“Our goal for this room was to create a relaxed and inviting space that would grow with the homeowners. The design mixes clean, geometric lines with plush fabrics, creating a space that is elegant yet durable, ultimately providing a comfortable place where the whole family can gather. The use of quality materials and a neutral color palette evokes a sense of timelessness that will remain classic, allowing the family to enjoy this room together for years to come.”
– Carrie Long, Carrie Long Interiors
Chairs: RJ Thomas, Ltd.
Side table and floor lamps: Visual Comfort
Fabrics: Tennant & Associates

"Classic spaces are tasteful, good looking, and are not overdone. They continue to look fresh as trends come and go. To achieve a timeless and classic look, conscious restraint and carefully selected furnishings should be your guiding principles. As an example, the furniture in the dining room shown was manufactured and purchased in the 1950s and the light fixture has also been in production for at least 40 years. Classic stands the test of time.”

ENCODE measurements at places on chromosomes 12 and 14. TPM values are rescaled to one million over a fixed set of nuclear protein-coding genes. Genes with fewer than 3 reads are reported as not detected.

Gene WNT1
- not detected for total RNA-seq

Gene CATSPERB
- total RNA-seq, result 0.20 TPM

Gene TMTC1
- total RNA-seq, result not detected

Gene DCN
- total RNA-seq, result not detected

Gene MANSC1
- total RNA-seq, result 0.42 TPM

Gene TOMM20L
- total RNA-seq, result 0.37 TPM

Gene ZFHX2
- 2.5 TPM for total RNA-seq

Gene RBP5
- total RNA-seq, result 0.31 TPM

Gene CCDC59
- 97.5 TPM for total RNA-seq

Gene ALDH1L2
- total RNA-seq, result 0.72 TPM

– Amy Miller Weinstein, AMW Design Studio

“Timeless design begins with classic selections including fabrics, finishes, and upholstery. Many classic fabrics are now available in durable options that can withstand everyday living. Classic fabrics to me are patterns that have withstood the test of time: herringbone, stripes, Aubusson florals. In terms of solids, I gravitate toward mohair and velvets for upholstery and silks and linens for draperies and lamp shades. For practicality, I use performance-driven fabrics to deliver longevity to my clients. The balance in the room pictured above is what makes it classic. Pairs of seating, tables, and lamps were all used. A classic rug was selected to ground the space, and crystal accessories are massed for overall effect on the shelves.”